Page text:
Federer cautious as Wimbledon welcomes back capacity crowds
Roger Federer on Monday became the oldest man to reach the Wimbledon quarter-finals since the dawn of the Open Era in 1968 but then gave a cautious welcome to the return of capacity crowds at the All England Club.
From Tuesday's start of the women's quarter-finals until Sunday's men's final, organisers can drop the 50% capacity rule which has been enforced since the start of the tournament.
The cap was part of an agreement to allow fans to attend as the country comes slowly out of the Covid-19 pandemic which in 2020 caused Wimbledon to be cancelled for the first time since the Second World War.
"I'm still not a hundred percent convinced we are on the other side. I still think there is more to come," said Federer of his fears of another wave.
"Last year in the summer we also felt the same way, super positive, having a few cases here and there.
"It looked very promising, then everything changed again later on in the year."
The All England Club will now allow the 15,000-capacity Centre Court to be full as well as the 12,345-capacity Court One.
"We'll see how it turns out to be now that we have a hundred percent capacity. I mean, it already almost felt like a hundred percent, to be quite honest, because the fans here at Wimbledon, they do such a nice job to make us feel so special," added Federer.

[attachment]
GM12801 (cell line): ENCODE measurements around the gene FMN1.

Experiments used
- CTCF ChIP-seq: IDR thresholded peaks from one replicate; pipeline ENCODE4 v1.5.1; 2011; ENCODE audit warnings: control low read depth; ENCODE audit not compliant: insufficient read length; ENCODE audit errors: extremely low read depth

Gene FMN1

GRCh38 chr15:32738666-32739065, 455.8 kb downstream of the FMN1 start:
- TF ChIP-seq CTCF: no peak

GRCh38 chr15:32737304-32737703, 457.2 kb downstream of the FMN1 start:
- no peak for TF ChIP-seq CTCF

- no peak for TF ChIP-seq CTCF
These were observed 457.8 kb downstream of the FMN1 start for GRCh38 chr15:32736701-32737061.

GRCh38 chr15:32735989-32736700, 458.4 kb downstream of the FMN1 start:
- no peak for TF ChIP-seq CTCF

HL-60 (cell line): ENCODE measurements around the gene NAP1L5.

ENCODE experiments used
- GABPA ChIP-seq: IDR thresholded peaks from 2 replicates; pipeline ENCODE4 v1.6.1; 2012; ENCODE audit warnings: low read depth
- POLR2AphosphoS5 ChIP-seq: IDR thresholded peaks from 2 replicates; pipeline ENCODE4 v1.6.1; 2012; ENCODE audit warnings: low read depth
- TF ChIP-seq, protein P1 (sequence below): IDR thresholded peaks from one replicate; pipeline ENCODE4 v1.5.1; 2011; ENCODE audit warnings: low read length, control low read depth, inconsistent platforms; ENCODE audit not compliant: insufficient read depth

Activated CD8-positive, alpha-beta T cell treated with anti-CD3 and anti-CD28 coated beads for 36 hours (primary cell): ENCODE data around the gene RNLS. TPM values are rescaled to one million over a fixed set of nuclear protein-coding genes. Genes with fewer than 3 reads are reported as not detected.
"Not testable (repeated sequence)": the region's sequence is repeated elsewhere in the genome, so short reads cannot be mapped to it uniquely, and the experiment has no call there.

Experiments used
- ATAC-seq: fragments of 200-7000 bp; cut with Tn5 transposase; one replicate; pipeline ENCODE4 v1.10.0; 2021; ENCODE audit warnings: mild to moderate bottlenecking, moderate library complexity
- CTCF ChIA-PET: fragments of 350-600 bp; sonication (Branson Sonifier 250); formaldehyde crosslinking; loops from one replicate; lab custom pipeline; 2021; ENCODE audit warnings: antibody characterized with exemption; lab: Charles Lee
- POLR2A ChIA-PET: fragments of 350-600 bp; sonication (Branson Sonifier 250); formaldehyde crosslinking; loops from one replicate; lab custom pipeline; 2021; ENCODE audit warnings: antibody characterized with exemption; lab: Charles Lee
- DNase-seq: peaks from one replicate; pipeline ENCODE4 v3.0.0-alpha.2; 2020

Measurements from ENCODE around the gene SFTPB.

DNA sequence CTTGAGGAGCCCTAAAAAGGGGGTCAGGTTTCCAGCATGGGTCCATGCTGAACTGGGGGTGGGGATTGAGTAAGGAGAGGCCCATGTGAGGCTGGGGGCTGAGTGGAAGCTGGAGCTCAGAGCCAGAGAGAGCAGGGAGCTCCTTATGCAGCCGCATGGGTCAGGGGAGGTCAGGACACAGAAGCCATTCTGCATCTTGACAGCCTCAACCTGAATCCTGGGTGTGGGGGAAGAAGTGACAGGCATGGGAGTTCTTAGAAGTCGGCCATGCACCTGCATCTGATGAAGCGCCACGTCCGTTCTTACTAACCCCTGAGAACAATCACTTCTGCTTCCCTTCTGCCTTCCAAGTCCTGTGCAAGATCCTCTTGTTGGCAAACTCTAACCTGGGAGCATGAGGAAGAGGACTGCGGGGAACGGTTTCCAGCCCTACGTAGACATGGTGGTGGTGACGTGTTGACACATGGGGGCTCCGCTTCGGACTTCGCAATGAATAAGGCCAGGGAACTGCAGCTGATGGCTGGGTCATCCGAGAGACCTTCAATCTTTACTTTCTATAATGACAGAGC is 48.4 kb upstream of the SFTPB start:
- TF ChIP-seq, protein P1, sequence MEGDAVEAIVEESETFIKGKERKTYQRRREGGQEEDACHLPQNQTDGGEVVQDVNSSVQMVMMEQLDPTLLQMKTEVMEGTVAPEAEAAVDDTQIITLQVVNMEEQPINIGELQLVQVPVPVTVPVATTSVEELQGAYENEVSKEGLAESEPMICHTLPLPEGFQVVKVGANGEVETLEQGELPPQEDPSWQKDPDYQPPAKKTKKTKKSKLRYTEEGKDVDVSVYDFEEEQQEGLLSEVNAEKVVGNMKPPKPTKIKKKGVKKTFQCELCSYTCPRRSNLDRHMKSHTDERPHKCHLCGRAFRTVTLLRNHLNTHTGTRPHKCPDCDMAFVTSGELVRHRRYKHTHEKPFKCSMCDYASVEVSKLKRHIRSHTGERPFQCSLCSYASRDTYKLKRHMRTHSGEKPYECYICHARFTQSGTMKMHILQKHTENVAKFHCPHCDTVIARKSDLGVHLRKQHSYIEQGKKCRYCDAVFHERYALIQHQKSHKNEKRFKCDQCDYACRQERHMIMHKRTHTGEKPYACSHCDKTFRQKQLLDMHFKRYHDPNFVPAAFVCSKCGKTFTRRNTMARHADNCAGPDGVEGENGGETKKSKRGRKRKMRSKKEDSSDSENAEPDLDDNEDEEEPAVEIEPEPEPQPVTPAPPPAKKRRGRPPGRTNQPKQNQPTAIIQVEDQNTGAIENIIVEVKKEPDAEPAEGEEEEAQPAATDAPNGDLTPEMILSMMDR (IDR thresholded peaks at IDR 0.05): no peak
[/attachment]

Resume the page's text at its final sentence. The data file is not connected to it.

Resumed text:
"A hundred percent crowd is going to be incredible. Playing the night session in Paris it was five people. The difference is immense."
Night sessions at the recent French Open were staged for the first time but were played in an almost empty Court Philippe Chatrier due to a government-imposed 9:00pm (1900GMT) curfew.
"I hope it stays this way. I hope that this tournament or the Euro (football championship) or whatever events are going to keep on happening in the future also are not going to create more burden on more families and more people," added Federer.
"So let's enjoy it for what it is now. I feel safe as it's outdoors, a big space. But, yes, it's also very new for me because I haven't played much on the tour yet, so I'm still very, very careful, especially with close contact."
On Monday, Federer, who will be 40 in just under five weeks' time, eased past Italy's Lorenzo Sonego 7-5, 6-4, 6-2 to make the last-eight for the 18th time.
"I felt after the first set I was able to control things. I couldn't be more excited to be in the quarters," said Federer whose match took place on the final 'Manic Monday', so-called because all the last-16 ties in the men's and women's event are played.
From next year, play will be held on the middle Sunday, which has traditionally been the tournament rest day.
"I'm happy to have played in the era that there was a 'Middle Sunday' but it now means more people can come to the tournament.
"It was very special and I really enjoyed it."
Medvedev was leading Hurkacz 6-2, 6-7 (2/7), 6-3, 3-4 when play was halted for the night due to rain.